But the decision ultimately came down to co-location with national centres and specialties in the interest of integrated care for children and access to the most extensive clinical trials and research. On that metric St James had no equal. That decision was made almost three years ago and since then a lot of work and taxpayers’ money has gone into the project. A change in policy now would pour tens of millions down the drain and cause years of further delay, and even then there is no guarantee that Blanchardstown would be chosen over other locations that also made a strong case three years ago, and who certainly would do so again. Crumlin and Temple Street do a fabulous job but they cannot go on as they are for very much longer with their existing facilities, and I would be concerned of the effect on paediatric services of any further delays
In the coming months a decision will also be made on a future home for the Coombe and Rotunda. Holles St is moving to St Vincent’s co-locating with an adult hospital in line with best practice. As you know, the previous government decided that the Coombe should go to St James and Rotunda to the Mater.
But since then, a lot has changed – demographics, planning etc. – prompting the review. Of course, any decision made by Government on the matter will be made objectively, driven only by what is best for future Mums and Babies, not local politics. But I will be making a recommendation and I look forward to doing that in the next few weeks.
Connolly, as you know, now forms part of the RCSI Hospital Group which also includes Beaumont, Drogheda, Cavan, Monaghan and the Rotunda. The Hospital Groups will develop into self-governing hospital trusts independent from the HSE. I think there is enormous potential for the RCSI Group to exploit Connolly’s land bank and location to develop a major healthcare campus here for the Group, combining medical and academic facilities with industry, research and life sciences. But that’s for the next sixty years!
Blanchardstown Hospital Society
I also want to acknowledge and thank all those involved in the Blanchardstown Hospital Society. The Society aims to develop services within the Hospital and promote exceptional patient care by encouraging the active involvement of staff, community, and the corporate sector. Through hard work and fund raising, it has helped to ensure that patient care is at the forefront of the hospital’s ethos.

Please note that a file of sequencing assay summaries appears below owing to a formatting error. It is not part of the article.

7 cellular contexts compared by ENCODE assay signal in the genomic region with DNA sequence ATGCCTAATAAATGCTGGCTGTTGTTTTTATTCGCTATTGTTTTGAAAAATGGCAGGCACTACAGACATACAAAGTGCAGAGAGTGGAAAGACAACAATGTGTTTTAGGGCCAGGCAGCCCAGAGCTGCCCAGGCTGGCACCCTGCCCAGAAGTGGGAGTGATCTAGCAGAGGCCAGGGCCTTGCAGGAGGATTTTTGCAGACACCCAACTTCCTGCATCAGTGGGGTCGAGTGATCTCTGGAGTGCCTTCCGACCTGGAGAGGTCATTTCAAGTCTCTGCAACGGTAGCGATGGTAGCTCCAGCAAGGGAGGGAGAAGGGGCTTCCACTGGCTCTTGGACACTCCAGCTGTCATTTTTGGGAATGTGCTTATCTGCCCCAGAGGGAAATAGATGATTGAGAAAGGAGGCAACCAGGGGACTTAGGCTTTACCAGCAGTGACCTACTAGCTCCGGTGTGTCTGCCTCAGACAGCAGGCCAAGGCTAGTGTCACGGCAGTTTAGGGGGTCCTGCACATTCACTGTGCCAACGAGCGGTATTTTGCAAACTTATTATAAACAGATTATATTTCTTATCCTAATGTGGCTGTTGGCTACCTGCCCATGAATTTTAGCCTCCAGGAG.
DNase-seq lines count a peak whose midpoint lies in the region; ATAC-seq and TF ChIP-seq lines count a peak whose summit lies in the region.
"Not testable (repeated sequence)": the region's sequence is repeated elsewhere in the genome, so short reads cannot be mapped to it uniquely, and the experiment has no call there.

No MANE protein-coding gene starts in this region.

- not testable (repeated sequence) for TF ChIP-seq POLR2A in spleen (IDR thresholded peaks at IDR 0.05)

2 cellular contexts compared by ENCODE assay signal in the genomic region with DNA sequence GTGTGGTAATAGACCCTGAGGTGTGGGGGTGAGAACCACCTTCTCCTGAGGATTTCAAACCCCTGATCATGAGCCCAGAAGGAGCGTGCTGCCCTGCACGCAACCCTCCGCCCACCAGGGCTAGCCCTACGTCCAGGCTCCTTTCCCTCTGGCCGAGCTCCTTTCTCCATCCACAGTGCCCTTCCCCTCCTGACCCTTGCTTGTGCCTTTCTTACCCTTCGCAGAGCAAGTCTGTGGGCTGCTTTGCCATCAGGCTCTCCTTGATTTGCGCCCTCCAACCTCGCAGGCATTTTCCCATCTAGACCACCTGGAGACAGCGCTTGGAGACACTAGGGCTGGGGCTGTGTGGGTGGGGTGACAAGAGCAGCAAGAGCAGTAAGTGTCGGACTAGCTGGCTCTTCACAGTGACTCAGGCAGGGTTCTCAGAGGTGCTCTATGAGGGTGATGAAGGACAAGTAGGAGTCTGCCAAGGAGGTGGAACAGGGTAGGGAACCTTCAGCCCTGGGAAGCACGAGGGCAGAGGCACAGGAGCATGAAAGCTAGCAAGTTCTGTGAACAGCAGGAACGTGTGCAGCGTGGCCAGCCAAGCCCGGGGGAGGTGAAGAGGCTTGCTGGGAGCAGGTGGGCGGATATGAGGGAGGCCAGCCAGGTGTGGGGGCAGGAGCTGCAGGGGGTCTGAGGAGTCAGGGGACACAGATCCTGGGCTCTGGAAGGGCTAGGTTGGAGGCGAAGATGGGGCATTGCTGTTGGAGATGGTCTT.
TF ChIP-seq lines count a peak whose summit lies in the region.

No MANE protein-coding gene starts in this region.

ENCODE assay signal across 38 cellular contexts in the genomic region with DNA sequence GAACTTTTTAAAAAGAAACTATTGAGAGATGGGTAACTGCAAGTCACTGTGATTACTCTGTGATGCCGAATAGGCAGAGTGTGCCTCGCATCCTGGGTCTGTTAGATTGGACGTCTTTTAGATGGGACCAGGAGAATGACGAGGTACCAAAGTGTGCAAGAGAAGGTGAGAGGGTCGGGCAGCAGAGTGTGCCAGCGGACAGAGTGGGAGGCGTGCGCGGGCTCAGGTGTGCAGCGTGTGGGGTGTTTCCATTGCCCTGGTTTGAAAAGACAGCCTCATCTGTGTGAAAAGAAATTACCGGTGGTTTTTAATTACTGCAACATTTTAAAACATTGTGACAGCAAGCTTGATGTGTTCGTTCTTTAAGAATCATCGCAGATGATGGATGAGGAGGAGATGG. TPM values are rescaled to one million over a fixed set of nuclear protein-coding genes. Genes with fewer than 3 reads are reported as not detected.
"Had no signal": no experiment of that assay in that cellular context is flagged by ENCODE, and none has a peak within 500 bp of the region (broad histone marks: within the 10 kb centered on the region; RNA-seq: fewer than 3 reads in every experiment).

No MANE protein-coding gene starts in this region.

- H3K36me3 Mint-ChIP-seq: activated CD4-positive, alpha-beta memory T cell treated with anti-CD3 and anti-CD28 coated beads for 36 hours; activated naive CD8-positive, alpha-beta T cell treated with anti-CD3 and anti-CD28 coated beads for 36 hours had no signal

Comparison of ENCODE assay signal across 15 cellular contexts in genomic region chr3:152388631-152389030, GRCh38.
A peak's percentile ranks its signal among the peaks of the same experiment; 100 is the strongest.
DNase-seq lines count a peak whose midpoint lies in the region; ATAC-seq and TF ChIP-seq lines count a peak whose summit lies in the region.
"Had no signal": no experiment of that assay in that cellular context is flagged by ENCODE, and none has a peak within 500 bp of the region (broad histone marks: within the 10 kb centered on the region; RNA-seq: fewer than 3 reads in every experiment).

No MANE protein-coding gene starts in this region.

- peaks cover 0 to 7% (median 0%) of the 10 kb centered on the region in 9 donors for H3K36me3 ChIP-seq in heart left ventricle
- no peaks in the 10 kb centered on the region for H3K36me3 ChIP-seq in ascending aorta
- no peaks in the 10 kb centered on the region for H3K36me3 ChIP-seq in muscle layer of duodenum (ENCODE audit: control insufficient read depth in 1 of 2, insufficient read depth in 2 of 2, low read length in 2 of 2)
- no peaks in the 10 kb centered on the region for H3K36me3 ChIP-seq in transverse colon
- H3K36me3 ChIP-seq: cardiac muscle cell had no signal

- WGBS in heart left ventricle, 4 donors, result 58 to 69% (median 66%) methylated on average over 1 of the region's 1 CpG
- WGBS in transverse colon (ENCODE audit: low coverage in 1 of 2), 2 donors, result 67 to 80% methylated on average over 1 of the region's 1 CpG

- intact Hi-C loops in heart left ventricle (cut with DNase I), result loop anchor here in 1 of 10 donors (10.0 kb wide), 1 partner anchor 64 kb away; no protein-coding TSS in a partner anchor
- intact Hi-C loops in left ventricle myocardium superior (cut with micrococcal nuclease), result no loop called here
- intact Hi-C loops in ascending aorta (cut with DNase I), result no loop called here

Getting back to history. Some of you will know that sixty years ago there were some people who opposed calling this hospital after one of the leaders of the 1916 Rising and suggested that it should be called ‘St. Bridget’s’ instead. I think the right decision was made.
And when the James Connolly Memorial Hospital was formally opened as the Dublin Regional Sanatorium, the event was attended by Connolly’s son and daughter, who said how proud they were to see their father honoured in this way.
It was a Trinity doctor and Health Minister – Noel Browne – a true idealist – who suggested the name, but it was James Ryan and subsequently a Fine Gael Minister for Health, Tom O’Higgins – a realist – who got it done, and indeed it was he who opened this hospital on the 21st of April 1955. Exactly 60 years ago today.
Connolly may not have had a particular connection with Blanchardstown, but in his writings he attacked the state of health provision in Dublin, and he demanded better facilities for the people who needed them most. It was part of his vision for a better, fairer Ireland, and this hospital has helped contribute to the realisation of that vision over the past sixty years.
This is a very special occasion, as it allows us to pay tribute to all of the men and women who have worked here over the past sixty years, the 900 staff working here today and the thousands who went before us, the medical staff, the porters and cleaners, medical scientists, management, nurses, therapists and all the support staff. Your determination to make things better has helped save or improve thousands of lives, and on behalf of the Government and wider community I want to give my thanks.
As Henry Ford said “Coming together is a beginning; keeping together is progress; working together is success”. I wish you all the very best in continuing to work so successfully together with such positive results.